Remember the story of the tortoise and the hare? “Slow and steady wins the race”? Econ 101 lectures about economies of scale? Business truisms like “Nobody ever got fired for buying…” (insert any large, established vendor name here)?
Such nuggets of business wisdom seem to no longer apply. Today, in the words of author Jason Jennings, “It’s not the big that eat the small, it’s the fast that eat the slow.” Competitive advantage comes from reworking business processes and service delivery models to improve speed not by 10% or even 100%, but by multiples. Consider:
- According to a recent Financial Times story by Lisa Pollack, “A Berlin company, founded in 2013, built an online service that allows new customers to open a bank account in under eight minutes…The company, Number26, has signed up more than 30,000 customers after launching what it deems ‘Europe’s most modern bank account’ in January.”
Continue reading “Agile, DevOps Feed the Need for (Business) Speed”
By Andrew Kramer and Matt Howe
There’s increasing interest among enterprises in IaaS (Infrastructure-as-a-Service). Many organizations are moving their servers to cloud-based providers like Amazon Web Services (AWS) and Microsoft Azure, among others. The promise of the cloud is fast and cheap infrastructure, but that needs also be balanced with security and control.
All cloud providers offer API integration to their services; Amazon has a vast array of services and completely documented APIs (and even a Ruby SDK), making the work of creating integration with these services fairly easy—if you have the right tools.
One of our customers, a global technology company, recently asked us to create a way to provision a Virtual Private Cloud that included their business rules—something they’ve struggled with using other tooling. Continue reading “How to Provision a Virtual Private Cloud in 45 Seconds”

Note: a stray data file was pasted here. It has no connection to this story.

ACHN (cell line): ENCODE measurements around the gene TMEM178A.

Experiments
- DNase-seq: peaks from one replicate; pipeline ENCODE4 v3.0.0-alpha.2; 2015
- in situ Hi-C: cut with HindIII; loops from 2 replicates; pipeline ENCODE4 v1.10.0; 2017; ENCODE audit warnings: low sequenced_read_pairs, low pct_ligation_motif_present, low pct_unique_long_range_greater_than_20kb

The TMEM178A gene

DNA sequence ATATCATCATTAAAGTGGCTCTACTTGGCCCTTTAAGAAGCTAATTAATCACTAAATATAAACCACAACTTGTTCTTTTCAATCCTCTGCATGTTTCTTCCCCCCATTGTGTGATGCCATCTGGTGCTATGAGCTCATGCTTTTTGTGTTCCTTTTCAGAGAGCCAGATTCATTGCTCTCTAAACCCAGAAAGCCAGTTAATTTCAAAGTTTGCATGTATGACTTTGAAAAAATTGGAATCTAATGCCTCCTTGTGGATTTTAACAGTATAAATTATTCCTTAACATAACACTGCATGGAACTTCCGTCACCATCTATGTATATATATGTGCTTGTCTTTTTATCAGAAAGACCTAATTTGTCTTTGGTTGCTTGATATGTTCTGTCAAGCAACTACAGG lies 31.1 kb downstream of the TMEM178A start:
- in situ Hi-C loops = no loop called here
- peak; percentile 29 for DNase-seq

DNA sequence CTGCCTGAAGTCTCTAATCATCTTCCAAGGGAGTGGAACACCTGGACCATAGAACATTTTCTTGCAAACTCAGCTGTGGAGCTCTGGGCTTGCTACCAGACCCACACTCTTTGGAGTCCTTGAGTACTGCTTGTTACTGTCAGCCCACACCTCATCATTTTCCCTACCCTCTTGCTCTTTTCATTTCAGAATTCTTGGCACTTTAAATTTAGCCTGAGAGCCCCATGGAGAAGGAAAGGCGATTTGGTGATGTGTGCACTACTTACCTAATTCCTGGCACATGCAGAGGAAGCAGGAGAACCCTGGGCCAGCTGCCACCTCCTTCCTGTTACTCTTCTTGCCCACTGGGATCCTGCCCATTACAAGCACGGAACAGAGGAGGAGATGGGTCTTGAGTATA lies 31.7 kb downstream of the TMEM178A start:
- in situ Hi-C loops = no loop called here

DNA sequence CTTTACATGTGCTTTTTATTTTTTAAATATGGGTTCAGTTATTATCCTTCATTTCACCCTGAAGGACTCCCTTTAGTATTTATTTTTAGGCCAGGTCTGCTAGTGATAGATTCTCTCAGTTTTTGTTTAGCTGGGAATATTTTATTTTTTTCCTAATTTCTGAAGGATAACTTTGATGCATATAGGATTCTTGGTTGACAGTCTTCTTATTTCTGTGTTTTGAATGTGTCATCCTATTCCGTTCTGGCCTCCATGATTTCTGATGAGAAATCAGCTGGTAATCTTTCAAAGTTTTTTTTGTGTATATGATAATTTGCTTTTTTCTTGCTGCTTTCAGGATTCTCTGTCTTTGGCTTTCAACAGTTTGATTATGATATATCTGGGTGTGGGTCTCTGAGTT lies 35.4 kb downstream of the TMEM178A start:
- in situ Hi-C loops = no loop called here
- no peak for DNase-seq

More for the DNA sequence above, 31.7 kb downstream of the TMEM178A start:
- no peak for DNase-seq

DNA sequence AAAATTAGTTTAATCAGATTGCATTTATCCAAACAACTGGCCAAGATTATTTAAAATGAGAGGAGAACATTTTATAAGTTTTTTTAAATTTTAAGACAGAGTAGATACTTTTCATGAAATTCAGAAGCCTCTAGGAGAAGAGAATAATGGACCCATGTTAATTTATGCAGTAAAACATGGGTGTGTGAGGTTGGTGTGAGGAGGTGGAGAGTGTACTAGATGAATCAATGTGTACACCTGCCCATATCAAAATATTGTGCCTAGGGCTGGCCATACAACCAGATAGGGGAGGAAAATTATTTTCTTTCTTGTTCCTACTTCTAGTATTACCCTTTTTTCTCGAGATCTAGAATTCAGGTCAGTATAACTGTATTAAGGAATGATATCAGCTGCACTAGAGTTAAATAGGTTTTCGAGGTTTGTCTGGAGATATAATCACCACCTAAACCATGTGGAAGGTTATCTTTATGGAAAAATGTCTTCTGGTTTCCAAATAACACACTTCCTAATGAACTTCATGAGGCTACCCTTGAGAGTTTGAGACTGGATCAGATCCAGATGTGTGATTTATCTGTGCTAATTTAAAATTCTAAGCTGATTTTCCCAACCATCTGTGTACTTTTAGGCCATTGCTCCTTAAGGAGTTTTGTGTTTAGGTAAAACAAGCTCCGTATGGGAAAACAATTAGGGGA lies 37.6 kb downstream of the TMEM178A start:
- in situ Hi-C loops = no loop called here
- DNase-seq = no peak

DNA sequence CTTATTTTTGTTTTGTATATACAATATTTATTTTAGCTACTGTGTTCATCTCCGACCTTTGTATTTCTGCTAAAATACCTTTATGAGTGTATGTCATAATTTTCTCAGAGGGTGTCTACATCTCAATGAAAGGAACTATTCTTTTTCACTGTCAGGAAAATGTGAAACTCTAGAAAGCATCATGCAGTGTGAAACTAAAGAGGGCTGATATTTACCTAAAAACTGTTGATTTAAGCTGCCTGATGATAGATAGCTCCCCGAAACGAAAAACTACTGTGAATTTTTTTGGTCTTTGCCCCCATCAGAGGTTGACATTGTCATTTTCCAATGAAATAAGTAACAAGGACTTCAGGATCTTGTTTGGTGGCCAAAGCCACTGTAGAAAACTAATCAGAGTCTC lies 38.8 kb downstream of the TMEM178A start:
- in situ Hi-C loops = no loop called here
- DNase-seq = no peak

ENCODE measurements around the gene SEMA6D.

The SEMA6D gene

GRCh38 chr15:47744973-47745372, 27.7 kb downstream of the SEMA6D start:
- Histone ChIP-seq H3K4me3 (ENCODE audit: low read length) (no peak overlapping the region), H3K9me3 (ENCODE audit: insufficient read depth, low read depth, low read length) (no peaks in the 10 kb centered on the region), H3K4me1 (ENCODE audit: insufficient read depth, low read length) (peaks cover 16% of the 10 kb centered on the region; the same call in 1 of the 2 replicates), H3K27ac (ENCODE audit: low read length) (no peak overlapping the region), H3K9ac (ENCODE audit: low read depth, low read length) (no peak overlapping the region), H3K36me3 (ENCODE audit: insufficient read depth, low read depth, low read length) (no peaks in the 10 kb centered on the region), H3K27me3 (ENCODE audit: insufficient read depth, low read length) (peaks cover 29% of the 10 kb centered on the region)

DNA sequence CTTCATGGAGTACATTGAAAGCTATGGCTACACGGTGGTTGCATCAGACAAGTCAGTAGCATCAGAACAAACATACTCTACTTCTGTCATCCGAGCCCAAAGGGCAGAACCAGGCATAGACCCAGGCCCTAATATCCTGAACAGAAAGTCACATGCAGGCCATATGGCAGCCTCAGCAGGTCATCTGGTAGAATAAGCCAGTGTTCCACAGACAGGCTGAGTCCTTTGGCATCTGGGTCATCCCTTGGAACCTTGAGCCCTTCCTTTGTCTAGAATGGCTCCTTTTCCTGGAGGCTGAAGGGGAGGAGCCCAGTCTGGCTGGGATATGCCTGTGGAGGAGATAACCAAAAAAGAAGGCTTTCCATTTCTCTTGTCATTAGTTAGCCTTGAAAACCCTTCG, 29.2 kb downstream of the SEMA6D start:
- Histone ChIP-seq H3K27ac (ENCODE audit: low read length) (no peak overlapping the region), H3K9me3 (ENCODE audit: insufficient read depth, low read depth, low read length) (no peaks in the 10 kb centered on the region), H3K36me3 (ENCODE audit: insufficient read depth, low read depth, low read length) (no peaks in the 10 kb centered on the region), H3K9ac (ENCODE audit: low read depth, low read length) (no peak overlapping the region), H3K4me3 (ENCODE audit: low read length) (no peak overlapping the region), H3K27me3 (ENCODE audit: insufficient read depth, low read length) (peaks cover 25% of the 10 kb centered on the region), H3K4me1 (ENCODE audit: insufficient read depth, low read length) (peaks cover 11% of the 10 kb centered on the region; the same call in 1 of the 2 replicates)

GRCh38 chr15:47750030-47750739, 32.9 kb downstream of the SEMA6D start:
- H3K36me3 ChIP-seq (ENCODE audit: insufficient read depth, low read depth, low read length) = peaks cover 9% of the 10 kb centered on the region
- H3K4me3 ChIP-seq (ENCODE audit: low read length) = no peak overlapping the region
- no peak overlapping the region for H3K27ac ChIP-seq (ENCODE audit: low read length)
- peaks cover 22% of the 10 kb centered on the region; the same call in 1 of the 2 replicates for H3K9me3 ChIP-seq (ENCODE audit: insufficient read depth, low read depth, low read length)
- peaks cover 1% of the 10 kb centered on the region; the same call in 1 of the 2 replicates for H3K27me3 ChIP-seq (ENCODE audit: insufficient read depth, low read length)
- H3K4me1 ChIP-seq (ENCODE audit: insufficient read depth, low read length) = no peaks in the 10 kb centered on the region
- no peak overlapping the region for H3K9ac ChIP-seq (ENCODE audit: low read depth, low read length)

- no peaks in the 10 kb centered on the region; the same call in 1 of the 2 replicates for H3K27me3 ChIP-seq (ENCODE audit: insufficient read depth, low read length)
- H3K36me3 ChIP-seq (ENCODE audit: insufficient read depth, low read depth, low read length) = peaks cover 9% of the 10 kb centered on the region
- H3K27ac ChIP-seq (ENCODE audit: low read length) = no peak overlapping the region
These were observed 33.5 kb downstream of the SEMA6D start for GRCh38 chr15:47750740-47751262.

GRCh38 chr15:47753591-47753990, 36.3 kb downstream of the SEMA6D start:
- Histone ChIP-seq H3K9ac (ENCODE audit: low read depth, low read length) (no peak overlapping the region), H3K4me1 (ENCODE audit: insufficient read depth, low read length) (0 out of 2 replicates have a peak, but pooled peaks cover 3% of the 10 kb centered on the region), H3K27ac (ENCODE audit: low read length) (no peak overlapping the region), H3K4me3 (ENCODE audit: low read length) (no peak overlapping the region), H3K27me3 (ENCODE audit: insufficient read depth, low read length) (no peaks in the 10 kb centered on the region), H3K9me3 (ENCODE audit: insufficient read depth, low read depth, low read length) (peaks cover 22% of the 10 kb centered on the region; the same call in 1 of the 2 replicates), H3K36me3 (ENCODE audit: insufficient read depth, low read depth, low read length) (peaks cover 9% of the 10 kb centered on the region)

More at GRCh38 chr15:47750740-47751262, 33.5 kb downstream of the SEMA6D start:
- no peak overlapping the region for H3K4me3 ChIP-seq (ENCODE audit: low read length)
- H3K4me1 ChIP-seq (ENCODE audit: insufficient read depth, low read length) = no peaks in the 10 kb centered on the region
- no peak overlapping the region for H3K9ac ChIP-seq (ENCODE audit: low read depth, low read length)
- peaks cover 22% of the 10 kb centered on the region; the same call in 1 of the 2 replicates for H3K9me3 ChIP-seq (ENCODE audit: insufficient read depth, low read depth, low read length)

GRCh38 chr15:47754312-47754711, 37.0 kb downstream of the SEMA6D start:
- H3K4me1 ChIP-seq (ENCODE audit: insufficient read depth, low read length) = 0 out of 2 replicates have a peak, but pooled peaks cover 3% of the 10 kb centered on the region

Despite panic-inducing, high-shock-value headlines like Will machines eventually take every job?, there’s little to worry about for most workers. Robots are more likely to supplement human labor than to replace it.
But while automation technologies broadly speaking (robots, “smart” machines, and software) may not destroy many jobs (if any) on net, they will certainly change the nature of the future of work.
The work of the future will be technology-assisted, data-driven, and collaborative. Simple, autonomous tasks (e.g., scanning a barcode) are easy to automate. Complex tasks requiring a mix of expertise (e.g., designing and developing a business software application) are far more difficult, and not candidates for automation any time soon.
Continue reading “Five Keys to Successful Collaboration in the Future of Work”
On the long list of transformational changes—the digital enterprise, big data, the Internet of Things—keeping life interesting for CIOs and IT groups, a key area of focus is the ongoing developments in BYOD and workforce mobility. Tech leaders are challenged to make wise investments within a nascent and rapidly evolving tools environment.
That’s the central point made by Dell’s Tom Kendra in his article, Mobility Forecast: BYOD and EMM in 2016 on CIO.com. He writes that “for IT to be prepared to manage change efficiently, securely and cost-effectively, it is essential to understand the key drivers of change.”
Here are the three categories of change identified by Kendra, along with observations from this blog. Continue reading “Mobility Forecast 2016: Three Ways to Address BYOD and Workforce Evolution”
by Kelly Heikkila
Kinetic Task is a proven, powerful workflow automation tool used by some of the world’s largest enterprises. From simple approvals to complex employee onboarding processes, Kinetic Task enables agile process management in an often rigid world.
With the release of Kinetic Task 4.0 this fall, we wanted to expand the reach of application integration while making it easier to use for both process authors and administrators. This means that triggering processes from Salesforce.com or JIRA or ServiceNow is as easy as triggering a process from our own Kinetic Request service request portal application. The same open architecture that has always powered our task handlers for outbound connectors is now also available inbound from nearly any triggering application. This opens up a world of new opportunities.
Continue reading “Using Kinetic Task with the Internet of Things”